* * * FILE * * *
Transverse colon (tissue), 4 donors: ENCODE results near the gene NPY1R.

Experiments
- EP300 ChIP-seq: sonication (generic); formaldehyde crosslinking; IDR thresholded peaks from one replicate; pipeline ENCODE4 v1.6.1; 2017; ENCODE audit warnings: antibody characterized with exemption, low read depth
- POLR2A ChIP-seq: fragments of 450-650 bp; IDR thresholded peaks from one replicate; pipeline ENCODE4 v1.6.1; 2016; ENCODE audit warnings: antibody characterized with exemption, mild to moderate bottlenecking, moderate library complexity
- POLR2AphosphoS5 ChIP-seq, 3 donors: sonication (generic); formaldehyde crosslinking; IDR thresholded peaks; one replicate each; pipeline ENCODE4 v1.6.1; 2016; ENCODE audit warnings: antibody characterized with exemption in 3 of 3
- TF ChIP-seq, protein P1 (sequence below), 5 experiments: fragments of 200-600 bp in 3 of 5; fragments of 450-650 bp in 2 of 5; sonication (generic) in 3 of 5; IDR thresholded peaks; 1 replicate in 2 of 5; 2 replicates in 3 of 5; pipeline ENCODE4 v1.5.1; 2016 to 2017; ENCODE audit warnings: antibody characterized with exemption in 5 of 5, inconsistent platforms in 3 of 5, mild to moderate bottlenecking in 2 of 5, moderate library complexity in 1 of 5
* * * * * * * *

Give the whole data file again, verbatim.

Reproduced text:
Transverse colon (tissue), 4 donors: ENCODE results near the gene NPY1R.

Experiments
- EP300 ChIP-seq: sonication (generic); formaldehyde crosslinking; IDR thresholded peaks from one replicate; pipeline ENCODE4 v1.6.1; 2017; ENCODE audit warnings: antibody characterized with exemption, low read depth
- POLR2A ChIP-seq: fragments of 450-650 bp; IDR thresholded peaks from one replicate; pipeline ENCODE4 v1.6.1; 2016; ENCODE audit warnings: antibody characterized with exemption, mild to moderate bottlenecking, moderate library complexity
- POLR2AphosphoS5 ChIP-seq, 3 donors: sonication (generic); formaldehyde crosslinking; IDR thresholded peaks; one replicate each; pipeline ENCODE4 v1.6.1; 2016; ENCODE audit warnings: antibody characterized with exemption in 3 of 3
- TF ChIP-seq, protein P1 (sequence below), 5 experiments: fragments of 200-600 bp in 3 of 5; fragments of 450-650 bp in 2 of 5; sonication (generic) in 3 of 5; IDR thresholded peaks; 1 replicate in 2 of 5; 2 replicates in 3 of 5; pipeline ENCODE4 v1.5.1; 2016 to 2017; ENCODE audit warnings: antibody characterized with exemption in 5 of 5, inconsistent platforms in 3 of 5, mild to moderate bottlenecking in 2 of 5, moderate library complexity in 1 of 5